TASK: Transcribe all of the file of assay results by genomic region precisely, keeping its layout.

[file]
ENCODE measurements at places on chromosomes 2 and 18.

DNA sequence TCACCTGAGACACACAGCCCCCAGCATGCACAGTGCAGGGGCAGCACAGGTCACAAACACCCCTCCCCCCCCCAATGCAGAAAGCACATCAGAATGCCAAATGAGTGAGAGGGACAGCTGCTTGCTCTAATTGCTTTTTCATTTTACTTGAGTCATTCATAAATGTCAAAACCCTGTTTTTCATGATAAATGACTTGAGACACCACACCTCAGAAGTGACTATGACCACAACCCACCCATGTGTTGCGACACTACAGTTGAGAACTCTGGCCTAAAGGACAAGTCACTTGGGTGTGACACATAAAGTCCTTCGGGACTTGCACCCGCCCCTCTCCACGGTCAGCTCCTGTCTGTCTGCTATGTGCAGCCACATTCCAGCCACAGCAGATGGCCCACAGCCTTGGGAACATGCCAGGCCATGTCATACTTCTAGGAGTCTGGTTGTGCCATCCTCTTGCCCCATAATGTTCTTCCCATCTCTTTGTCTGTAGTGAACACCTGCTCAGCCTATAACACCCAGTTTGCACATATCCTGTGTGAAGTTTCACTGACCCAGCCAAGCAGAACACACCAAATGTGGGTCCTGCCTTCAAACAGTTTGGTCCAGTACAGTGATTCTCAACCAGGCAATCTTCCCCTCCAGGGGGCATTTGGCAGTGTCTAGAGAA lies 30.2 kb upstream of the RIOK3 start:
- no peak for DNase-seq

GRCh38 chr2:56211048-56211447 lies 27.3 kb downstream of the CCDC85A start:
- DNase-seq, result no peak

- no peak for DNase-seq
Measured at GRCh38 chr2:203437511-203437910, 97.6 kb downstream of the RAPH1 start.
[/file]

ENCODE measurements at places on chromosomes 2 and 18.

DNA sequence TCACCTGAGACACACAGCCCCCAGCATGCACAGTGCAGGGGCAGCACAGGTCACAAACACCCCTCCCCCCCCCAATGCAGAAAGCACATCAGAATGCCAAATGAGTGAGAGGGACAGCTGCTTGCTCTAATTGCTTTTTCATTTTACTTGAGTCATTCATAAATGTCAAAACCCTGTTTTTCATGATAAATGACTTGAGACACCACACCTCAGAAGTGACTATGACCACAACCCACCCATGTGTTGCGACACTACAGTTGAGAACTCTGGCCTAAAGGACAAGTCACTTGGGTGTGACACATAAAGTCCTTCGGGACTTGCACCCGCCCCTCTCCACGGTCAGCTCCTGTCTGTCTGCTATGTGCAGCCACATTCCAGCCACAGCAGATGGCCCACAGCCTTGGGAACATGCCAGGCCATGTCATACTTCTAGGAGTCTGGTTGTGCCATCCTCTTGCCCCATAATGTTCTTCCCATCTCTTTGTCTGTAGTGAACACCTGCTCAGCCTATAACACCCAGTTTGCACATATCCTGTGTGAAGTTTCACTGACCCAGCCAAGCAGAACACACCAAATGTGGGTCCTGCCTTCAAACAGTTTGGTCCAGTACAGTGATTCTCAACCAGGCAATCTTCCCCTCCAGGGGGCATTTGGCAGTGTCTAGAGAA lies 30.2 kb upstream of the RIOK3 start:
- no peak for DNase-seq

GRCh38 chr2:56211048-56211447 lies 27.3 kb downstream of the CCDC85A start:
- DNase-seq, result no peak

- no peak for DNase-seq
Measured at GRCh38 chr2:203437511-203437910, 97.6 kb downstream of the RAPH1 start.